5. The electronic device of claim 4, wherein the memory cell is a non-volatile memory cell.
6. The electronic device of claim 4, wherein the second region comprises a peripheral logic component including the second transistor structure.
7. The electronic device of claim 1, wherein the averaged thickness of the first metal-semiconductor film has a thickness significantly less than the averaged thickness of the second metal-semiconductor film.
8. The electronic device of claim 1, wherein the first and second metal-semiconductor films comprise a refractory metal.
9. The electronic device of claim 8, wherein the first and second metal-semiconductor films comprise CoSi2.
10. The electronic device of claim 1, wherein the first transistor structure further comprises
a third metal-semiconductor film overlying the first source/drain region.
11. The electronic device of claim 10, wherein the third metal-semiconductor film comprises substantially a same averaged thickness as the first metal-semiconductor film.
12. The electronic device of claim 10, wherein the second transistor structure further comprises
a fourth metal-semiconductor film overlying the second source/drain region.
13. The electronic device of claim 12, wherein the fourth metal-semiconductor film comprises substantially a same averaged thickness as the second metal-semiconductor film.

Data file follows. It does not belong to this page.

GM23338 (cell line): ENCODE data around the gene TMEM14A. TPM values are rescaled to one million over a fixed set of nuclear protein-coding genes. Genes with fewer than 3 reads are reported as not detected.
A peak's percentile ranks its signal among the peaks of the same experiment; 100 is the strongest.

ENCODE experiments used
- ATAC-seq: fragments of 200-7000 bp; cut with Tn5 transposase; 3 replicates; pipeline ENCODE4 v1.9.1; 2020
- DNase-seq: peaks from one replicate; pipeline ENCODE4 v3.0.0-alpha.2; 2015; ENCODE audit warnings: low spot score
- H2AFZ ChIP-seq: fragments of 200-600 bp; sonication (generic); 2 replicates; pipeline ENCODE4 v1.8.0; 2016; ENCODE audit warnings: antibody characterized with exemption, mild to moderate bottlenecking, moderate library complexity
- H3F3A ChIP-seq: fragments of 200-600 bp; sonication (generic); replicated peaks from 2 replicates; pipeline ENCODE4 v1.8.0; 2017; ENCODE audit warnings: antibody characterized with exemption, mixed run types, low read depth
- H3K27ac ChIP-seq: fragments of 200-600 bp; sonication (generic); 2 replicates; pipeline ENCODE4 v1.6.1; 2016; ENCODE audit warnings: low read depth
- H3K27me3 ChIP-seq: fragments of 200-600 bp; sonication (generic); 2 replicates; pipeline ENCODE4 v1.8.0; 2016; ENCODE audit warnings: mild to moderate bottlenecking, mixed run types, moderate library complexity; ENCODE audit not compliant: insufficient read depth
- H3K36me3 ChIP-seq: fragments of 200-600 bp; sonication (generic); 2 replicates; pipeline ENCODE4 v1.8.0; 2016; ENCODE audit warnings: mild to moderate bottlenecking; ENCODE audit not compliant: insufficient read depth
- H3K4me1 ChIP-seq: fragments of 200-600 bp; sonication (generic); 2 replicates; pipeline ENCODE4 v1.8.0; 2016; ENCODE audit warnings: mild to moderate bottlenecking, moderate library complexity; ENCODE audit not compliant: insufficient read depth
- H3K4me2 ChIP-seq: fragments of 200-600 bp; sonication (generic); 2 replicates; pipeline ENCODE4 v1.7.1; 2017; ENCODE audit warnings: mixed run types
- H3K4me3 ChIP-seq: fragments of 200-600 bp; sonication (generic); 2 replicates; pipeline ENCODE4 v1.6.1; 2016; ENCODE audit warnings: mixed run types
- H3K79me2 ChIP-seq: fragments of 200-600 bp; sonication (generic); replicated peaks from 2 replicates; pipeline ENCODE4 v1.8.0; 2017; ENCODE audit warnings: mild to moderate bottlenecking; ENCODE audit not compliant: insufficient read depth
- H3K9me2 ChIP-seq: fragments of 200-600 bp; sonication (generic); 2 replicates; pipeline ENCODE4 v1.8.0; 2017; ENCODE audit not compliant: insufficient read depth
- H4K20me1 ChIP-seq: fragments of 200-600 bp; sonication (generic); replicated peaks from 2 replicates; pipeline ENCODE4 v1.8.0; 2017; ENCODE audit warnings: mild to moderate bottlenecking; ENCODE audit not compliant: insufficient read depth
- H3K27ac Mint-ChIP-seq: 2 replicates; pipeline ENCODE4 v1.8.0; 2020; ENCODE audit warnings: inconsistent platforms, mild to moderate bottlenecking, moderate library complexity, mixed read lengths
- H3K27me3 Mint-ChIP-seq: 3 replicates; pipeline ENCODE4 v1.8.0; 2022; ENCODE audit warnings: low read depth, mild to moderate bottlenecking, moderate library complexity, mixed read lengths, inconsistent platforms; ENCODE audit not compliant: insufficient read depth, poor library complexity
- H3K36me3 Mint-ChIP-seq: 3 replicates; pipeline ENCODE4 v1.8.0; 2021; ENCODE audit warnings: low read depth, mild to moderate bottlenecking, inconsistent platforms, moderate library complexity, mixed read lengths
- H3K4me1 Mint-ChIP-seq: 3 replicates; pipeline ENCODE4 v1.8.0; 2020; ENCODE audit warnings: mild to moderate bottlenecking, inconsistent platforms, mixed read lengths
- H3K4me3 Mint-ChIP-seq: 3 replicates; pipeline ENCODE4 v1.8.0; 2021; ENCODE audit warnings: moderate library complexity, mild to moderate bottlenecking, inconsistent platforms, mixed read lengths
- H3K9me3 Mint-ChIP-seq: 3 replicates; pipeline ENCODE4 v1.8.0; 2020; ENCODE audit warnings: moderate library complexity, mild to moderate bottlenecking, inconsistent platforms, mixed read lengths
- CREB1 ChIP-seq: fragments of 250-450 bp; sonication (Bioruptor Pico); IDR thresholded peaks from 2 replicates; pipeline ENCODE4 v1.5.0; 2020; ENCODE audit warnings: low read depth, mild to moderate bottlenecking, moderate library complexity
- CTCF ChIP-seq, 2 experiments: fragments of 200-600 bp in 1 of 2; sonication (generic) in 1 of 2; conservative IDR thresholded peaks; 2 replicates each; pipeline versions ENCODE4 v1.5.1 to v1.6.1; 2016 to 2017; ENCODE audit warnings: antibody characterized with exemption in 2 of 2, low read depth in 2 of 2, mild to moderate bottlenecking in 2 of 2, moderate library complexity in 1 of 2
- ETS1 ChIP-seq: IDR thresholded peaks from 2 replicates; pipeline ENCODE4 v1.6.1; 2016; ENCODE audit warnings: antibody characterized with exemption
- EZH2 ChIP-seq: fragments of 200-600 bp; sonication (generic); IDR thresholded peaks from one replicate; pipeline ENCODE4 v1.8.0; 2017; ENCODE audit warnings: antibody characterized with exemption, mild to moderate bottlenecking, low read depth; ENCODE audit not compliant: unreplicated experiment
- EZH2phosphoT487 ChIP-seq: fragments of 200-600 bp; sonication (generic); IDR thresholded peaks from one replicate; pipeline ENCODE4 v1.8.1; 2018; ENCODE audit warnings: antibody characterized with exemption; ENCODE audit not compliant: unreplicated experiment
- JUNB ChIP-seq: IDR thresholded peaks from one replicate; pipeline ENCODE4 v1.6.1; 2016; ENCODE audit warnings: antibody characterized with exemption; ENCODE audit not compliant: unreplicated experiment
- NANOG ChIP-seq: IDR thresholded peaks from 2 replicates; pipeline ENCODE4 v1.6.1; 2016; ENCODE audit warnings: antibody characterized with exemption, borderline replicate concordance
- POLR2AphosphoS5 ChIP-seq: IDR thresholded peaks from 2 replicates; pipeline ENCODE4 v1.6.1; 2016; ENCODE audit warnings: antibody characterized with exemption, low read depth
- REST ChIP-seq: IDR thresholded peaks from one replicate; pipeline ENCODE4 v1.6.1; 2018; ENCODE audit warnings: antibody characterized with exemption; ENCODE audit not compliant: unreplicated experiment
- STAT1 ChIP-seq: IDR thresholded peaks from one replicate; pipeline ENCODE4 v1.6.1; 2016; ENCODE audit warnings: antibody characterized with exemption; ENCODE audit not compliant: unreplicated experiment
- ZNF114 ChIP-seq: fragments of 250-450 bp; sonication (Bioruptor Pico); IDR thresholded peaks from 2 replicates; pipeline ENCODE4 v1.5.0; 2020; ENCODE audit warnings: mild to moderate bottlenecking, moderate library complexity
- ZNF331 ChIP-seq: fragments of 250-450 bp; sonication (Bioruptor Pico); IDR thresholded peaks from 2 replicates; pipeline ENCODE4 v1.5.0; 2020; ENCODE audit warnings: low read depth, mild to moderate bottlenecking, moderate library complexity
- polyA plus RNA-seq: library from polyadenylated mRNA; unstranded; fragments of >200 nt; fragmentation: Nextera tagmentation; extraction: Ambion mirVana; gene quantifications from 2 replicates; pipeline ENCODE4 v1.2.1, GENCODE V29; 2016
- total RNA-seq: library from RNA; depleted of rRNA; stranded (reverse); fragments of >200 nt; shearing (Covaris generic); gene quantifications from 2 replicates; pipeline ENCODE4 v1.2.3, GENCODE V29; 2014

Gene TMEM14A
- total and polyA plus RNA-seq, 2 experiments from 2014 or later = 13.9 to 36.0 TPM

14. The electronic device of claim 12, wherein the third metal-semiconductor film has an averaged thickness significantly less than an averaged thickness of the fourth metal-semiconductor film.
15. The electronic device of claim 10, wherein the first source/drain region and the second source/drain region are n-type doped regions.
16. The electronic device of claim 15, wherein the first source/drain region and the second source/drain region comprise arsenic.
17. The electronic device of claim 1, wherein each of the first and second gate electrodes comprises silicon.
18. The electronic device of claim 1, wherein the first transistor structure includes an ONO stack including the first charge storage layer.
19. The electronic device of claim 1, wherein the second transistor structure is a logic transistor.
20. An electronic device comprising:
a memory cell including a first transistor structure comprising a first charge storage layer, a first gate electrode overlying the first charge storage layer, a first metal-semiconductor film overlying the first gate electrode, a first source/drain region underlying a portion of the first gate electrode, and a second metal-semiconductor film lying within the first source/drain region;
a peripheral logic component including a second transistor structure comprising a gate dielectric layer, a second gate electrode overlying the gate dielectric layer, a third metal-semiconductor film overlying the second gate electrode, a second source/drain region underlying a portion of the second gate electrode, and a fourth metal-semiconductor film lying within the second source/drain region,
wherein:
the second transistor structure is separated from the first transistor structure by a field isolation region; and
the first and second metal-semiconductor films have an averaged thickness that is significantly different than an averaged thickness of the third and fourth metal-semiconductor film; and
the first source/drain region has an average depth that is substantially the same as the second source/drain region.
Description